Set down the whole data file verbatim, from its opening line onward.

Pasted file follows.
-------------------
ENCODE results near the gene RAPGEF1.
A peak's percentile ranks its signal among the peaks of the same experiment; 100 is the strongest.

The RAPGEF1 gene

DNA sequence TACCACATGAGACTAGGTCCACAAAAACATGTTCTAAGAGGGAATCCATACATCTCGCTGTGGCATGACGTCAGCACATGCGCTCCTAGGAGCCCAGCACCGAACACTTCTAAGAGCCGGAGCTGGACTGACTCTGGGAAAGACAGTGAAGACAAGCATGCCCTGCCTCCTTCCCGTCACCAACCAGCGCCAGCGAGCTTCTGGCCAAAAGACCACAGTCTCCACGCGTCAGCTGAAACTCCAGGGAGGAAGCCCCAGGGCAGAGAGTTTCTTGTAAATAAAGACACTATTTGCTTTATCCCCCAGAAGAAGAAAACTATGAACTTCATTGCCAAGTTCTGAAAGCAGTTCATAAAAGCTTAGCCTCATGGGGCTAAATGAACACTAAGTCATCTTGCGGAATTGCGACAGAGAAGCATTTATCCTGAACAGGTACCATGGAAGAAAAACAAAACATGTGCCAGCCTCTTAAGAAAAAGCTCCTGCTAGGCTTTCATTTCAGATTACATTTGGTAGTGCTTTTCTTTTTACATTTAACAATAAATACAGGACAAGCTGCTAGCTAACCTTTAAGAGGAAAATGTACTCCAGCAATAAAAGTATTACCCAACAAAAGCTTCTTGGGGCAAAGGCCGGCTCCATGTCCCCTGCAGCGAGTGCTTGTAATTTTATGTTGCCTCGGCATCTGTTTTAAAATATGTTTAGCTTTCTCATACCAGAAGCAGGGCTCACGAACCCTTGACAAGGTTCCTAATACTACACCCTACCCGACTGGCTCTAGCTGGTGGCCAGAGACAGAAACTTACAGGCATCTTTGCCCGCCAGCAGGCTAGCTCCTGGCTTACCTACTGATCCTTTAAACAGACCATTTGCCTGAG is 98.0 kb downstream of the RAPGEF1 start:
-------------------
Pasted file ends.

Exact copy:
ENCODE results near the gene RAPGEF1.
A peak's percentile ranks its signal among the peaks of the same experiment; 100 is the strongest.

The RAPGEF1 gene

DNA sequence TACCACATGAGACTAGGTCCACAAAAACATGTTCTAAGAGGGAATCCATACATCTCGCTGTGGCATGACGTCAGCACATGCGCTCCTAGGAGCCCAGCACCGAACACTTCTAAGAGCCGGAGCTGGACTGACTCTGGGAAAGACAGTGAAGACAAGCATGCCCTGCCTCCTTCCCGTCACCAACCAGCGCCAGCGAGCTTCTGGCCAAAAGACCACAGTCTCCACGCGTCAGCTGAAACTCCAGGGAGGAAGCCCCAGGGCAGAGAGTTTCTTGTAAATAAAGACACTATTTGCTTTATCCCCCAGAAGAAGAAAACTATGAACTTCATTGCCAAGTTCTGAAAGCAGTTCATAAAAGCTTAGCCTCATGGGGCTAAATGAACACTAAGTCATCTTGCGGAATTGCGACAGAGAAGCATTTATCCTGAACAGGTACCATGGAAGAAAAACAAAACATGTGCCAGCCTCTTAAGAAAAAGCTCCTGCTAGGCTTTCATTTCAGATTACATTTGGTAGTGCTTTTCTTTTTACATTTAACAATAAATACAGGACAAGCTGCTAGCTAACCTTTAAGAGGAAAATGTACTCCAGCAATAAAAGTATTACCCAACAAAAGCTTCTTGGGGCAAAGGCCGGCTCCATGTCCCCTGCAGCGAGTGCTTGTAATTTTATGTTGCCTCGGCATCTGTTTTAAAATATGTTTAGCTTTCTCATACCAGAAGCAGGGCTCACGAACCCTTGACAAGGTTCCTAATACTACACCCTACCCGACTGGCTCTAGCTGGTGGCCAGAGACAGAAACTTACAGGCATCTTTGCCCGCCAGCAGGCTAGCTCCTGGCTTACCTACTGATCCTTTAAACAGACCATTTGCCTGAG is 98.0 kb downstream of the RAPGEF1 start: